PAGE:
What the Heck Makes Thundersnow?


The phenomena can happen in any snowstorm where the conditions happen to be ripe for lightning formation. It turns out that lake (or ocean) effect snow has a higher-than-average incidence of thundersnow where cold air passes over warm, moist water. Even though the temperatures are cold, there’s enough vertical development due to the temperature difference to create the convection needed for lightning (and thunder). One key ingredient seems to be a difference of at least 25 degrees C between the water and the air at about 5000 feet.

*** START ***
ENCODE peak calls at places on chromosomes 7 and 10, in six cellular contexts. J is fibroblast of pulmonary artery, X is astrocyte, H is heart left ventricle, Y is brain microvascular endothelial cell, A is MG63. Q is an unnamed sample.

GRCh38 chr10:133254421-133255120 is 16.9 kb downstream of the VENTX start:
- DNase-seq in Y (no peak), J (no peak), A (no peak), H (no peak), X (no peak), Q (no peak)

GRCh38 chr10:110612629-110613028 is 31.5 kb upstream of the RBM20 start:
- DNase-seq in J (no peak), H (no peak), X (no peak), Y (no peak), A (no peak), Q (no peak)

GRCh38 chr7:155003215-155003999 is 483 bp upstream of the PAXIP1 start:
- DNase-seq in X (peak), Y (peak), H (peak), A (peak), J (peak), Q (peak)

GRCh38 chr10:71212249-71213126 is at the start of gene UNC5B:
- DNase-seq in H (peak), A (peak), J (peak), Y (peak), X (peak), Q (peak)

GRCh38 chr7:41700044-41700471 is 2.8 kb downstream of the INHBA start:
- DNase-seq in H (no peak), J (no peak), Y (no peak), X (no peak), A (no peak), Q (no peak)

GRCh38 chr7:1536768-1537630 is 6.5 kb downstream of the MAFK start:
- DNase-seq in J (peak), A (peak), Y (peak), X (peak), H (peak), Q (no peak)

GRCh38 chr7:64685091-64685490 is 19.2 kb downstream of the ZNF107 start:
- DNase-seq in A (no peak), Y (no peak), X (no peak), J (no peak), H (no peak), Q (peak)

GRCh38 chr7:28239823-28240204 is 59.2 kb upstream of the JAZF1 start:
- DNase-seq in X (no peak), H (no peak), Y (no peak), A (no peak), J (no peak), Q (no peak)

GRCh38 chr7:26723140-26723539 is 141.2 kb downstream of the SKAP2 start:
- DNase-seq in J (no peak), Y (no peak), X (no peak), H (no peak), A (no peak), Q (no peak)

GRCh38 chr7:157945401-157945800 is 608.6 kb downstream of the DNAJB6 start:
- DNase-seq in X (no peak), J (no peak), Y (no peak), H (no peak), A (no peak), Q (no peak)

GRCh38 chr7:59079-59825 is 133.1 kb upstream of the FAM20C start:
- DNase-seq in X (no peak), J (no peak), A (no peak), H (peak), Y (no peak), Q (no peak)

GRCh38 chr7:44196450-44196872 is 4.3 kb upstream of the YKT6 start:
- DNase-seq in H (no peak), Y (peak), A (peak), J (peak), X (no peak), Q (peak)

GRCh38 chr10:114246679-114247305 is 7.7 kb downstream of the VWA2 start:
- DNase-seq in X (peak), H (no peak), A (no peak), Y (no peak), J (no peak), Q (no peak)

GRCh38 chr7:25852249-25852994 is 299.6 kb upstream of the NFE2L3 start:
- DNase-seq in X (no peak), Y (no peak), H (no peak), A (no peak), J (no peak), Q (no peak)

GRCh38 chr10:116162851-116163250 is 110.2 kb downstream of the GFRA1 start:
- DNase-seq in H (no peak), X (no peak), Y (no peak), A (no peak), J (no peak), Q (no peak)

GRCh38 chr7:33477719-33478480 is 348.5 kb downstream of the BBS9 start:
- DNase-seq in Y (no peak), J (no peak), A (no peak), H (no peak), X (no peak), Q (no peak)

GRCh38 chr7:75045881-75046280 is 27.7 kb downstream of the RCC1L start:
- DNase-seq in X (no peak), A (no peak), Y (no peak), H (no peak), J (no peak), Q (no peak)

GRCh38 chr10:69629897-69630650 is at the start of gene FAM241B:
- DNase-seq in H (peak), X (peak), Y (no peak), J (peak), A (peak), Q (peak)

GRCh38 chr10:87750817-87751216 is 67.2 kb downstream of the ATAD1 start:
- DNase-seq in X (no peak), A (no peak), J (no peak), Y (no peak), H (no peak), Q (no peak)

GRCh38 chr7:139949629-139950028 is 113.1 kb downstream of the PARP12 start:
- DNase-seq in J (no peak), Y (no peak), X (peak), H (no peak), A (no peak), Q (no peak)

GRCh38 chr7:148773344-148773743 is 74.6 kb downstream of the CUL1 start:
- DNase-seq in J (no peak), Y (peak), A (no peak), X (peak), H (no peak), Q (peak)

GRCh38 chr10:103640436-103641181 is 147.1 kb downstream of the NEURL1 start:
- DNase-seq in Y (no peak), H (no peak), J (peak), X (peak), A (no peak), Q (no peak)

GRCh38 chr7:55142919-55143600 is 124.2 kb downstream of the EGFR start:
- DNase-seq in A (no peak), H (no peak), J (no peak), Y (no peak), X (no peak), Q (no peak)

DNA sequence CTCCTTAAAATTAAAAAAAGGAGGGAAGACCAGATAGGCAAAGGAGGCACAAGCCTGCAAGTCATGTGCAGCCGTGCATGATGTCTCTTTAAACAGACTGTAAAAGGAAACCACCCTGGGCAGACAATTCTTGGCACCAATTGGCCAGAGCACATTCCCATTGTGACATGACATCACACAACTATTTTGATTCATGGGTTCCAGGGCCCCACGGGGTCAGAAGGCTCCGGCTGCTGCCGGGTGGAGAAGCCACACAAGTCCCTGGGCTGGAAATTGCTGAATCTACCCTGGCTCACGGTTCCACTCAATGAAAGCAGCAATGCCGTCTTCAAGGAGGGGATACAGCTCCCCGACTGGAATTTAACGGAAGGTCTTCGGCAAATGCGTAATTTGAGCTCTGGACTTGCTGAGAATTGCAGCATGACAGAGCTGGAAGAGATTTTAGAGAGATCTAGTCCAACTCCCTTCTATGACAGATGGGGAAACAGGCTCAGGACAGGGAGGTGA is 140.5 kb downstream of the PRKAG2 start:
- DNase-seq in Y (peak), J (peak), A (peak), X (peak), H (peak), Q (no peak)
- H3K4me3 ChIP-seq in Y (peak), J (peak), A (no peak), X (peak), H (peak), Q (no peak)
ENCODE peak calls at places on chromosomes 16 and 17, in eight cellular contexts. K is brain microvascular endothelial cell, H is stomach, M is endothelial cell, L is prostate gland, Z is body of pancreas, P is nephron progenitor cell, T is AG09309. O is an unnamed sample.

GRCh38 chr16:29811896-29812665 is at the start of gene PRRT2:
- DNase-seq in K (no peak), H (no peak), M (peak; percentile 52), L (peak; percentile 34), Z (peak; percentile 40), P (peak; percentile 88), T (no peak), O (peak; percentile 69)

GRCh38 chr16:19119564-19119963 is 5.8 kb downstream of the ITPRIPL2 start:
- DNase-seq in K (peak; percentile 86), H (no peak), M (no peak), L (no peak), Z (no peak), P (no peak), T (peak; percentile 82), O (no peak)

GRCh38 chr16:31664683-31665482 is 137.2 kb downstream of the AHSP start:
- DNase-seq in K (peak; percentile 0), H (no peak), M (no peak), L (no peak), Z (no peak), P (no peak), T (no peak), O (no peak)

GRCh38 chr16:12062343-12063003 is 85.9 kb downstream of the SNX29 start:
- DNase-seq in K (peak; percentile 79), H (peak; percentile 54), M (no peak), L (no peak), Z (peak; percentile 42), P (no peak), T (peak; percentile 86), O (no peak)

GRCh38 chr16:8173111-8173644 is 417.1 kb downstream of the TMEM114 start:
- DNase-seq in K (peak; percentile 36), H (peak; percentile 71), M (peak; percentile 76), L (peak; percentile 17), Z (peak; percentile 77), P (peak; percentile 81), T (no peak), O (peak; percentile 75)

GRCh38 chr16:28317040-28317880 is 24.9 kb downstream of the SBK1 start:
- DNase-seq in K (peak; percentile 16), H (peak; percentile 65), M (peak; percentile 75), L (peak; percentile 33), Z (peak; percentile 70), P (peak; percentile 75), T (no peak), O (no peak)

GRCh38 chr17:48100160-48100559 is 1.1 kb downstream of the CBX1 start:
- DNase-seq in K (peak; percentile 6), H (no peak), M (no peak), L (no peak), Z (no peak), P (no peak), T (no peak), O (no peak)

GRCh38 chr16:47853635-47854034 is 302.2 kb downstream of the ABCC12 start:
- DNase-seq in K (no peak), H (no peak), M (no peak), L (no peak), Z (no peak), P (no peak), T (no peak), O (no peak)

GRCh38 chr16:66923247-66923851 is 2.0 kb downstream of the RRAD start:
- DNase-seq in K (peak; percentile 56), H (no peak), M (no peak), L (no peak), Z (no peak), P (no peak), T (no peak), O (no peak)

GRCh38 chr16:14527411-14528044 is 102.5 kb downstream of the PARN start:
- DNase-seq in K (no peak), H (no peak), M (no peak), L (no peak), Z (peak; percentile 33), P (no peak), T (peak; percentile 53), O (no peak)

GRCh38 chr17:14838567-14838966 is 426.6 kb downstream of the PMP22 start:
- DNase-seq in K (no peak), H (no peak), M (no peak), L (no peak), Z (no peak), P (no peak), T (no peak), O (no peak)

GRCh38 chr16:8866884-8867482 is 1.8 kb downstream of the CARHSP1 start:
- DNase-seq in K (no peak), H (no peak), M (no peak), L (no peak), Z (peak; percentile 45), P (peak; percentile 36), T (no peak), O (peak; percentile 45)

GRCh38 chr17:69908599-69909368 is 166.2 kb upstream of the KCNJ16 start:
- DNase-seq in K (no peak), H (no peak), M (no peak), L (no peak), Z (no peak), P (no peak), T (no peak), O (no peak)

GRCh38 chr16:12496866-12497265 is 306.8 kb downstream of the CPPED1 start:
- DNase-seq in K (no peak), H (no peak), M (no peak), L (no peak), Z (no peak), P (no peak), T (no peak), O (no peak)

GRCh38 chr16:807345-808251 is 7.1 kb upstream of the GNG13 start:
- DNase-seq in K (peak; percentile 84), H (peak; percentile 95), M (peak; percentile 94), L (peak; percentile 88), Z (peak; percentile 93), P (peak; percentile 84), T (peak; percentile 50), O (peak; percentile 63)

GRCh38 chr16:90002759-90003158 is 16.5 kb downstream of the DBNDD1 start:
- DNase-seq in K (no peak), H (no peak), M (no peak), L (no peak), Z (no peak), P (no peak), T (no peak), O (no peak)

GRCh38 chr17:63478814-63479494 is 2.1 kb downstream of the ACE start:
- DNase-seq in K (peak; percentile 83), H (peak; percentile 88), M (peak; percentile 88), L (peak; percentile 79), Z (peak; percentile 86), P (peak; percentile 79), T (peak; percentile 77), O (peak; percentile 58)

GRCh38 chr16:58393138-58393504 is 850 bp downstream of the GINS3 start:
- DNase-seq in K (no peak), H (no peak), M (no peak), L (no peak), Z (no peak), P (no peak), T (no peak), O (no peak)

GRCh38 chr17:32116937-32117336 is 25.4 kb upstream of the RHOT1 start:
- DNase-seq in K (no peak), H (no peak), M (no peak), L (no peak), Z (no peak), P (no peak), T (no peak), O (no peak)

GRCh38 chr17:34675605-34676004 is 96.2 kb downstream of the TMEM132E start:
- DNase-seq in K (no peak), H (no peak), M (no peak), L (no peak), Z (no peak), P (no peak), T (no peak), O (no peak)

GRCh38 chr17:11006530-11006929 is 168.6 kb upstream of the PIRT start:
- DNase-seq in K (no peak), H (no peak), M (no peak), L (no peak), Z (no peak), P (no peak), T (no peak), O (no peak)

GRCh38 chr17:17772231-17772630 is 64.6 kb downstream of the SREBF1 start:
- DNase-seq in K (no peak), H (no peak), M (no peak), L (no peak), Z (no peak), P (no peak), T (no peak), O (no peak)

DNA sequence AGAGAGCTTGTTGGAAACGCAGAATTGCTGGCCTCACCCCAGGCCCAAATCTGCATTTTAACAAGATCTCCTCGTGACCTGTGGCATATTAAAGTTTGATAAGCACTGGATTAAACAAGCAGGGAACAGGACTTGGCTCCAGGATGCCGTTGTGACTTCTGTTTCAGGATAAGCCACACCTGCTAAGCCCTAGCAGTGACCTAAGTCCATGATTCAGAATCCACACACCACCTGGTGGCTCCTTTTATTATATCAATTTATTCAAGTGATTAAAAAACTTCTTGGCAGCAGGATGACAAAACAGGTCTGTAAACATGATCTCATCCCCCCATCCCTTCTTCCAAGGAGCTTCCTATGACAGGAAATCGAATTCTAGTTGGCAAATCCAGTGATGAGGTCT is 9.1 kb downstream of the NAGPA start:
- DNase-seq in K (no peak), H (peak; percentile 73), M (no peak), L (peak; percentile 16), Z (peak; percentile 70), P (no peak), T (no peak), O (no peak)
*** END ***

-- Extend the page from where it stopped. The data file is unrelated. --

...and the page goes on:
The other situations that can brew the right conditions are pockets of warm air rising rapidly in the mountains, the northwest quadrant of synoptic snow storms, and a trough of warm air aloft (denoted TROWAL on charts).

One of the oddities of thundersnow is that the snowfall deadens the sound of the thunder. Normally, thunder can be heard for miles. Thundersnow is rarely heard more than a mile away—but it’s pretty loud when you’re right next to it. —R.T.


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